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<img alt="" class="inlineimg" src="/images/smilies/worried.gif" style="border:0px solid;" title=":worried:"> Maybe this is a dunce <img alt="" class="inlineimg" src="/images/smilies/doh.gif" style="border:0px solid;" title=":doh:"> question but I'm tired. (That's my excuse and I'm sticking to it!) <img alt="" class="inlineimg" src="/images/smilies/wink3.gif" style="border:0px solid;" title=";)"><br><br><br><br>
So... a recent thread about beans and the recommendation of not using even as little as 1/8 tsp in the cooking water b/c it would interfere with the absorption on nutrients in the body got me to thinking...<br><br><br><br>
If that little is the case, then why isn't this the case with baked goods... most of which use quite a bit more than the teeny amount referenced above?<br><br><br><br>
This came to me as I was making a GF pumpkin cupcake recipe I have this past Sunday...and the recipe calls for 2 tsp of the stuff. My recipe makes about 21 cupcakes (after eating some of the dough <img alt="" class="inlineimg" src="/images/smilies/grin.gif" style="border:0px solid;" title=":D"> ). [For reasons beyond those indicated in this post, next time I make this ... which is tomorrow b/c my DH wants to take them to work for a Pre-Thanksgiving Feast... I'm going to use baking powder, instead.]<br><br><br><br>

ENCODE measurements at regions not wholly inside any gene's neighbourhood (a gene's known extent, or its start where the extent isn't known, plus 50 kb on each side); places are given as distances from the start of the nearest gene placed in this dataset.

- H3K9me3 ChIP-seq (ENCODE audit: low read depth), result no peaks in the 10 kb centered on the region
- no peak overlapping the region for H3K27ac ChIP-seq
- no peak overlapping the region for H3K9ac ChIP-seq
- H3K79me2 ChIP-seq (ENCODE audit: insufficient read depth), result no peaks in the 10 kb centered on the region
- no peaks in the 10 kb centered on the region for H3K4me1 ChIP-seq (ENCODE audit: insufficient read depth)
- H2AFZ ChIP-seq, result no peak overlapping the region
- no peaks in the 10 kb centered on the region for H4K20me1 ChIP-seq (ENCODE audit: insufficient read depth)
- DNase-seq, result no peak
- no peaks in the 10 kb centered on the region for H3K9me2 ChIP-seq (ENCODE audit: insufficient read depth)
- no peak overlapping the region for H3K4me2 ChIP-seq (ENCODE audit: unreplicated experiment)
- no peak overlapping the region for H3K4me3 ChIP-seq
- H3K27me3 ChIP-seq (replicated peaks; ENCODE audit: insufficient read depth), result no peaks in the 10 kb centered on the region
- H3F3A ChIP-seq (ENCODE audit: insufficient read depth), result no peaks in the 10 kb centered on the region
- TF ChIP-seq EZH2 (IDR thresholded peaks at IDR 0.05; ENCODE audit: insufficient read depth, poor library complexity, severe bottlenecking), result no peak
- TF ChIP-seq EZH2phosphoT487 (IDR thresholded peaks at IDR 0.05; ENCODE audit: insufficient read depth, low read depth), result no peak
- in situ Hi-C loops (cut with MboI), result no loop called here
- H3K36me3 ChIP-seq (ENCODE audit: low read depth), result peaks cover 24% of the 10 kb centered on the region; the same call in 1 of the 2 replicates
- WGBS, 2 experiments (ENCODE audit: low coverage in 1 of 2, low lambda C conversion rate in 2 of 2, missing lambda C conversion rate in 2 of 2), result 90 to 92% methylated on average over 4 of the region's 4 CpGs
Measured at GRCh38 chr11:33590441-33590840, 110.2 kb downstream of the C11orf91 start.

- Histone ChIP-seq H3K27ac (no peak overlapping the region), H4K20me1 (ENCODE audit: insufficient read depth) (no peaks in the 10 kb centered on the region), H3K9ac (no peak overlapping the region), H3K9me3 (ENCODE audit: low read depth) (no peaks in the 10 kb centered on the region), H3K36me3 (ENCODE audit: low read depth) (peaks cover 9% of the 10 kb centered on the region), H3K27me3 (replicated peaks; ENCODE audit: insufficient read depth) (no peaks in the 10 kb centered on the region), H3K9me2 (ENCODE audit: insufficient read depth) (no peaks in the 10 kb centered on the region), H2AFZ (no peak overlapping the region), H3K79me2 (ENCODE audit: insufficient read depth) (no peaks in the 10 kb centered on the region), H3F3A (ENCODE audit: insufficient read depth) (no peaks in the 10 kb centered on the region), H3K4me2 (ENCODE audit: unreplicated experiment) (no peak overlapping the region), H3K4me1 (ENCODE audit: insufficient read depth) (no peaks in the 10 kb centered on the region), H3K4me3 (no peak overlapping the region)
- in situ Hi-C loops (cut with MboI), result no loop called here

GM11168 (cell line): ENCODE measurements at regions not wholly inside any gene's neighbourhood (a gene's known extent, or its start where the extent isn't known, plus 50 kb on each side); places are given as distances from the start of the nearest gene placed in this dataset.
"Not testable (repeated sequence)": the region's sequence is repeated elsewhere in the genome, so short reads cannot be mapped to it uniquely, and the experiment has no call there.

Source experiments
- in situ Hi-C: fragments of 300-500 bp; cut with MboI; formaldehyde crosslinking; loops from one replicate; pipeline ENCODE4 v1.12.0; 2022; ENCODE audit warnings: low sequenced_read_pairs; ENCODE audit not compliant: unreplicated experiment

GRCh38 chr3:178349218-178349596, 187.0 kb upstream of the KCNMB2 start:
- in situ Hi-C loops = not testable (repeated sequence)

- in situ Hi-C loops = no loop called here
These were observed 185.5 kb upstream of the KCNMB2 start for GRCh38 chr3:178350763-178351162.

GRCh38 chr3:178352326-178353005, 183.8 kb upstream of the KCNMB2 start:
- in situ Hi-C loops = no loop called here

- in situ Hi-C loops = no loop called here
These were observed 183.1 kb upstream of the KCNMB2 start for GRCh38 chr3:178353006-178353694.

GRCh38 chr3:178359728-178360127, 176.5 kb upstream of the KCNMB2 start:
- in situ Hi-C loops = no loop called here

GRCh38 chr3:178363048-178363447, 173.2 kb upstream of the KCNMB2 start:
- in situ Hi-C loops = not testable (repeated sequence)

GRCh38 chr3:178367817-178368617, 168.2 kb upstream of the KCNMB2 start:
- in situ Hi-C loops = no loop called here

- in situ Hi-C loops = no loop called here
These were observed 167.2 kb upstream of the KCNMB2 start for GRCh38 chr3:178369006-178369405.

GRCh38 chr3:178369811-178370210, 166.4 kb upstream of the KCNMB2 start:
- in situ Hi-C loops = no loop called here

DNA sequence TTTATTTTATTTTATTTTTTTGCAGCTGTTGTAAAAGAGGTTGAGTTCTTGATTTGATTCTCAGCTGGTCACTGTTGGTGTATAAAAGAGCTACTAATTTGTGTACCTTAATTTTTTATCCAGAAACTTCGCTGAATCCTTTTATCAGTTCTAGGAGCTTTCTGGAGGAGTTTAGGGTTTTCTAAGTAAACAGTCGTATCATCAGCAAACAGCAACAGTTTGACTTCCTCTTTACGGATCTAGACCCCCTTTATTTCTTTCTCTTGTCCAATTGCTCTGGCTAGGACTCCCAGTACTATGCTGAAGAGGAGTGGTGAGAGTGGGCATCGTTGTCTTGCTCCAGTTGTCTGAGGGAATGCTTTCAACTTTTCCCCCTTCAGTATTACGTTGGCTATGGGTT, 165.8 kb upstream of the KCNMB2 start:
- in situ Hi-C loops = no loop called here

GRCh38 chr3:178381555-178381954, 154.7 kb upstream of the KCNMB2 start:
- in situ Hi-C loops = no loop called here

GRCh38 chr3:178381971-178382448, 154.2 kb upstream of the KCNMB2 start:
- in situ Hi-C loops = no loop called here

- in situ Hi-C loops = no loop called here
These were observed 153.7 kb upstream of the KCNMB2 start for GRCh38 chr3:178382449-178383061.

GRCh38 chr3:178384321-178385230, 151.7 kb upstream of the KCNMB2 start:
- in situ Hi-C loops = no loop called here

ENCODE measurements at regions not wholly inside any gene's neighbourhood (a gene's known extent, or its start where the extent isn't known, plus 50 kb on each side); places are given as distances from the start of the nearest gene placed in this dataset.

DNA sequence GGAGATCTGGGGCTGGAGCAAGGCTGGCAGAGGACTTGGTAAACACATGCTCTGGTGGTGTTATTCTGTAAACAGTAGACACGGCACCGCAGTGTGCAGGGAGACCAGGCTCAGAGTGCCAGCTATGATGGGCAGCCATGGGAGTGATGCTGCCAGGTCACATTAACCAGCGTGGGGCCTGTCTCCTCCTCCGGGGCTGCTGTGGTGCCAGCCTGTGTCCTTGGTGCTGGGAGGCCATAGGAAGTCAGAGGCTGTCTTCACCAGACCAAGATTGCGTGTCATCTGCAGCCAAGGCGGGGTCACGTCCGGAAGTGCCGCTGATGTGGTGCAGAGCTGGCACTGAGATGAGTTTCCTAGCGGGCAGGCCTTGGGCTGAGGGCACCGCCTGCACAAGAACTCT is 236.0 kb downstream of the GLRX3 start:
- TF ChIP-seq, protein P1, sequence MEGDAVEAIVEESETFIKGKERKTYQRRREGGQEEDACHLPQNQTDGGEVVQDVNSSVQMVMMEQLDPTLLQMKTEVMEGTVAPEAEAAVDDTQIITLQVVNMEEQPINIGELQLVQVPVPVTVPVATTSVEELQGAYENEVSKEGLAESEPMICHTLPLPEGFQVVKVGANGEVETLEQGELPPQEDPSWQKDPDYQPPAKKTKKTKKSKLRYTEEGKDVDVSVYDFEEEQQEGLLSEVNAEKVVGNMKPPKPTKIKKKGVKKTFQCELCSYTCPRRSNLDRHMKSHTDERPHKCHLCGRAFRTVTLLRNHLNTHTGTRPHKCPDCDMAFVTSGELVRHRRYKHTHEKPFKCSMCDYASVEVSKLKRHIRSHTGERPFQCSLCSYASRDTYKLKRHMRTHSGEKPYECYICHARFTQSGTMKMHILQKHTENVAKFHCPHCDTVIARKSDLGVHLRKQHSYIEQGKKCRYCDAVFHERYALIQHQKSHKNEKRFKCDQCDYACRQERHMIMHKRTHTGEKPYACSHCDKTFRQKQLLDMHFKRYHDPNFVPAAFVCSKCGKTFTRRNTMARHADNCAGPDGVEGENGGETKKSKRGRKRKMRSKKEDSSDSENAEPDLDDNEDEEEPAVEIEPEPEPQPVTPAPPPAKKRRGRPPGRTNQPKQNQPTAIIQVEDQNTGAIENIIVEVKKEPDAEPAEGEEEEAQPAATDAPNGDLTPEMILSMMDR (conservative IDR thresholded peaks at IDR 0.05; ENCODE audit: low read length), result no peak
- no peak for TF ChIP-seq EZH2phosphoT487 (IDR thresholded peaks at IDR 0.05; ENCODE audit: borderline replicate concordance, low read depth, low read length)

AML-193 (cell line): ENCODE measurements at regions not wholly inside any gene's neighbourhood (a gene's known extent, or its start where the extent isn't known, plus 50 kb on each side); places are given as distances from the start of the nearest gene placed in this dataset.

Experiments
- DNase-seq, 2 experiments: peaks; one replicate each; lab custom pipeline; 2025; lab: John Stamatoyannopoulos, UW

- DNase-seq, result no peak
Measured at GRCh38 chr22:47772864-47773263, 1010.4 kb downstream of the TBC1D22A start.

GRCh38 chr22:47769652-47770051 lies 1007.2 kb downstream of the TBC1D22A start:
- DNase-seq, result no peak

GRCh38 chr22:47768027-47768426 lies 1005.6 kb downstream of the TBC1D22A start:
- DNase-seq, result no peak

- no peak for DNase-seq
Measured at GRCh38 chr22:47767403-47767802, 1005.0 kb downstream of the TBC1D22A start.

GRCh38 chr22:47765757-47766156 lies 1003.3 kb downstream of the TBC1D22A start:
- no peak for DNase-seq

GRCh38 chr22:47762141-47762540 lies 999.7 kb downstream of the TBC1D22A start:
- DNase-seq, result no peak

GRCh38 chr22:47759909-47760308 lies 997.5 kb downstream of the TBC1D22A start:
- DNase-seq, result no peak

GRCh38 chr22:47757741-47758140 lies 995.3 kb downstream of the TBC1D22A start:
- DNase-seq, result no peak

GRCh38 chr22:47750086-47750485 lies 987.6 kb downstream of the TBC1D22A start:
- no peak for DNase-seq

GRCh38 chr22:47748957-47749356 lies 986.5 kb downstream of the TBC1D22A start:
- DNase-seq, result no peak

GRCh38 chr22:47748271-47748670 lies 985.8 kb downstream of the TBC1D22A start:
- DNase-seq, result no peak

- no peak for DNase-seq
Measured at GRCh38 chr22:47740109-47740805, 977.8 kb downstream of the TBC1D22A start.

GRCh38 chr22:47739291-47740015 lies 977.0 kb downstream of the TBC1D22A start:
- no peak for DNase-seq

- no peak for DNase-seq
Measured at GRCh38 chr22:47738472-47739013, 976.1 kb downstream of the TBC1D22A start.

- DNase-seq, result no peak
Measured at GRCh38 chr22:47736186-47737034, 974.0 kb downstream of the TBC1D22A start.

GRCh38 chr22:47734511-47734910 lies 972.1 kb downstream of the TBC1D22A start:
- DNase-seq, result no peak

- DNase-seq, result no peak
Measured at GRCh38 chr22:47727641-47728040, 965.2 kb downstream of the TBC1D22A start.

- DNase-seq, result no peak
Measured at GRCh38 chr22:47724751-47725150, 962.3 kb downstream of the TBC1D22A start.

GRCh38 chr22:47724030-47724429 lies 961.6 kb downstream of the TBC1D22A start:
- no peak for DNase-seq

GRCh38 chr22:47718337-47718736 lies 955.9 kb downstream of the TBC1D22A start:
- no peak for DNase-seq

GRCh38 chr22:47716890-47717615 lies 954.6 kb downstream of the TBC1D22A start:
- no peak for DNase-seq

Now... does the heat of baking make a difference? Or is it that we've overlooked this b/c we've become so used to recipes calling for baking soda that it has passed underneath our radars all this time?<br><br><br><br>
I'm curious to see what you guys have to share.
 

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I haven't seen the thread on baking soda and beans. I did look up what you asked about, though. Here's what I came up with.<br><br><br><br>
About.com's nutritionalist says baking soda destroys thiamine (vitamin B). It's often added to reduce cooking time, but for beans a pressure cooker works just as well. Wiki says it helps reduce beans' gassiness after-effects.<br><br><br><br>
In baking, baking soda is used for a different reason: to make the end product fluffy by introducing gas as it cooks (leavening agent). Assuming you use enriched flour for your cupcakes, the additon of baking soda could remove the thiamine that comes along with the flour (guess on my part). For me personally, I don't eat sweet baked goods for their wholesome vitamin B content, though. <img alt="" class="inlineimg" src="/images/smilies/wink3.gif" style="border:0px solid;" title=";)"><br><br><br><br><div class="quote-container"><span>Quote:</span>
<div class="quote-block">I'm going to use baking powder, instead.</div>
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Baking powder IS baking soda, plus an acid and a non-caking agent. So you could use baking powder, or baking soda plus cream of tartar for the same results (good or bad).<br><br><br><br>
Sources: about.com, wikipedia.com
 
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